19 March, 2008

Five Years Ago Today...

I was in a college town in Indiana, up to my eyeballs in the student teaching phase of my training, and supervised by a harridan who was making my life miserable. Every hour outside the classroom was spent perfecting lessons plans and trying to be above reproach.

I knew what was going on in Iraq, but didn't have the time to absorb the details; my professional future was at stake, and my memories of that time are not comprised of the vivid pictures and events of the opening days of the war that everyone else seems to have. I remember President Bush talking on the White House lawn, and I remember snippets of video from the bombing of Baghdad, but that's all.

I didn't know anybody in the military, but I loved and honored them in the abstract. My heart was heavy with apprehension, and concentration was difficult. I remember sitting in an empty classroom, trying desperately to finish a lesson plan while my brain insisted on wondering what was happening on the other side of the world, fervently hoping this would be as easy as some of us thought, and worrying about what might be unleashed in response to America's actions. And I remember knowing that between Afghanistan, Iraq, and who knows what else the future held, I was going to get a long lesson on living as a citizen whose country was at war--I'd always wondered how the homefront coped with years of war in WWII... now I would find out.

Five years later, it drags on. We are older and wiser, and maybe not as idealistic. We've seen how hard it can be, learned names of people we thought were "everyday Americans" who turned out to be extraordinary heroes. We've seen and heard from those who were eyewitnesses to the depravity and evil humans are capable of, a depth many of us no longer pretend doesn't exist.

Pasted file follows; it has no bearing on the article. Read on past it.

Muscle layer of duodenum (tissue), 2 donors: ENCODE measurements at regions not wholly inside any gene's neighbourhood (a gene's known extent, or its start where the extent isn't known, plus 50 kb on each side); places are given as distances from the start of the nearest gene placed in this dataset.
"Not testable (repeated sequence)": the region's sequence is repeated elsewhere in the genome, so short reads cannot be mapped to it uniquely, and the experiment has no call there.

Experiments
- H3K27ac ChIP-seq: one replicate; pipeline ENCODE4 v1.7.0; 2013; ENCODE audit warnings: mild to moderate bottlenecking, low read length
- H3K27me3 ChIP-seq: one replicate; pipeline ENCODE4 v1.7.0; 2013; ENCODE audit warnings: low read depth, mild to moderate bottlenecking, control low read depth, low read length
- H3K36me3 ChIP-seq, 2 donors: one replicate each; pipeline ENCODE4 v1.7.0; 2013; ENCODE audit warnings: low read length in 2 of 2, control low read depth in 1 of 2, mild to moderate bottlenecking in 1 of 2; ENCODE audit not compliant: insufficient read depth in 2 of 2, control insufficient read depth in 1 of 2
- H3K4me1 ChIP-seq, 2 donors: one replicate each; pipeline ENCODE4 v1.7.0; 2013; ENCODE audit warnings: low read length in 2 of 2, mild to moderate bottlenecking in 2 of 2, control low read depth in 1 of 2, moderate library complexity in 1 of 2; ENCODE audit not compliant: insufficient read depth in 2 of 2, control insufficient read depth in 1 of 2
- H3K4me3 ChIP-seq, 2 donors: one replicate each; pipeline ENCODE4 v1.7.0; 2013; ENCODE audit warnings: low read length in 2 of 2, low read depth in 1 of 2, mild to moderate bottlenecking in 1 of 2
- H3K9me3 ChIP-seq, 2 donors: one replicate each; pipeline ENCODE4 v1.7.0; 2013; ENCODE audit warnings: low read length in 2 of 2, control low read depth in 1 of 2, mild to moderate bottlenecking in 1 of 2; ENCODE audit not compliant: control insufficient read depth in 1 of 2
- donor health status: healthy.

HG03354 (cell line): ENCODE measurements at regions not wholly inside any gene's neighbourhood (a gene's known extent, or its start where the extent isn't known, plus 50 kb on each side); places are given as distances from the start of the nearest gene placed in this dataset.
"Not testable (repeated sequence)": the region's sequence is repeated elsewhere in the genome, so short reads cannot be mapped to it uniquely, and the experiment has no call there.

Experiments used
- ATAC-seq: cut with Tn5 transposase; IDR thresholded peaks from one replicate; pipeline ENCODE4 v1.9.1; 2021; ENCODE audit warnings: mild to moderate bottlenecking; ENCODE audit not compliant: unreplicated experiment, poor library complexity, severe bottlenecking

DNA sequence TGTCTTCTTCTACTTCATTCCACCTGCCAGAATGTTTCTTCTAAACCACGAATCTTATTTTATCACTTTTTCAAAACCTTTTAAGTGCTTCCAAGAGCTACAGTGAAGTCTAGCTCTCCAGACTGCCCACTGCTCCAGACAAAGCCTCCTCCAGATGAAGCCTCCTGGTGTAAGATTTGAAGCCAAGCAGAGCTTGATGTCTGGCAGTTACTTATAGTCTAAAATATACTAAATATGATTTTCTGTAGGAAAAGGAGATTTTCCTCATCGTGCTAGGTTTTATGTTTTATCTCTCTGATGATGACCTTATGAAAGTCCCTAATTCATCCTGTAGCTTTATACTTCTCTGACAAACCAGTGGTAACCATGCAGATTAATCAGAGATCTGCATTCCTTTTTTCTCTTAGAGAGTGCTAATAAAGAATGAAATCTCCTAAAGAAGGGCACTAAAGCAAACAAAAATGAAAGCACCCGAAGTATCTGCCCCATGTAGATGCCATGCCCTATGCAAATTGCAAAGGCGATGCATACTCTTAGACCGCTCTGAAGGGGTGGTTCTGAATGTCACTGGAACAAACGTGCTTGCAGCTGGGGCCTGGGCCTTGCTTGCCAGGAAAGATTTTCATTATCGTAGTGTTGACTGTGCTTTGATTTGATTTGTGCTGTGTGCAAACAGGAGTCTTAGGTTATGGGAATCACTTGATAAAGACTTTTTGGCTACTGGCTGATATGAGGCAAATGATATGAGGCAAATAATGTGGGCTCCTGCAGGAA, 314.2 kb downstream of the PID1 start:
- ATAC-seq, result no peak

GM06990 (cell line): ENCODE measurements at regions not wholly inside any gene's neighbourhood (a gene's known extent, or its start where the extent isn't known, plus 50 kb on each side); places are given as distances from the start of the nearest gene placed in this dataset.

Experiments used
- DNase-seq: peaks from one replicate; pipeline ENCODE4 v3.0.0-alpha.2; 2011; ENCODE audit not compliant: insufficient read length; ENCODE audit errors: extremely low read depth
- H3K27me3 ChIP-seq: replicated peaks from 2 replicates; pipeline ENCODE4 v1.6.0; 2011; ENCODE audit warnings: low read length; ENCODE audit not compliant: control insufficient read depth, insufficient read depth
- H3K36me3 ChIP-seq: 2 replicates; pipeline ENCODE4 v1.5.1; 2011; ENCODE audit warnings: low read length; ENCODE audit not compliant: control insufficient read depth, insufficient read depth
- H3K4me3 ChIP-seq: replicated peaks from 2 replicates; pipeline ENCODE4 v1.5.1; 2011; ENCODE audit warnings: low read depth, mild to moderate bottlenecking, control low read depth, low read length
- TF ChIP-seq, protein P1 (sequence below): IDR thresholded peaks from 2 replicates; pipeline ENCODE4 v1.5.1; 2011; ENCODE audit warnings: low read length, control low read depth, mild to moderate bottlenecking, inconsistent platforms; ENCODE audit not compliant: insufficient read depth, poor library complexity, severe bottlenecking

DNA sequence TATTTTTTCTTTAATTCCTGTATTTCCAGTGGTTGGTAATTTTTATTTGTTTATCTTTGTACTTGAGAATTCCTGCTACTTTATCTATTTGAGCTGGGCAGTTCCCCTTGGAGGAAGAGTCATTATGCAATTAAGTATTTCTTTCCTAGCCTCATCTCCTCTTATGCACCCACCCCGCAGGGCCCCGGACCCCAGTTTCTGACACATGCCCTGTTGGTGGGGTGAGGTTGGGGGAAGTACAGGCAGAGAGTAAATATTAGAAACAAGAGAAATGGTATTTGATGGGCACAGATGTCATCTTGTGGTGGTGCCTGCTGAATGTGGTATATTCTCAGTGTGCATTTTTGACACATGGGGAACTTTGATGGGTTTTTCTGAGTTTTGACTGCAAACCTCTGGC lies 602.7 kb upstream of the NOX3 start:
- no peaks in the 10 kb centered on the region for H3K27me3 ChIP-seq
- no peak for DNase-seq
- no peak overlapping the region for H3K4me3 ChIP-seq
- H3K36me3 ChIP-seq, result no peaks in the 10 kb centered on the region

Five years later, I'm not teaching. Instead, my two jobs are neck-deep in military-related activities. Five years later, I know soldiers and sailors and Marines who have very recently "seen the elephant," and I've heard their stories. Five years later, I've interviewed colonels and generals, won awards for blogging (didn't even know what a blog was in 2003), sat in a veteran's truck while I touched the hands he held out as proof of his healing as he described the blast that had come through the humvee's windshield, returned to the hospital grounds my father walked before I was born, and served as a privileged funnel for the astounding generosity and energy of people who wanted to help the wounded.

Five years later, I've been told "you're one of us." Five years later, I cry with pride, fear and love when I think of the people I know who are "over there," those who will be there soon, and those who are waiting for them at home. Five years later, I find that volumes can be spoken in the look and touch of a stranger. Five years later, I know the difference between a colonel and a corporal, can spot a serviceman's rank and branch when he's in civilian garb, and have harvested enough acronyms that I find I am possessed of a civilian language and a military language that I must choose between when addressing someone.

Five years ago, dear friends I didn't know yet were standing on the decks of ships, peering out of tanks, worrying about their loved ones on the ground, and doing what had to be done in the middle of a man-made hell on the other side of the world.

Five years later, I know what my freedom has been bought with... for the last 230 years. War changes people--the closer to the fighting, the more they are changed. But it changes us all.

For a less self-centered retrospective, read what I wish I'd written.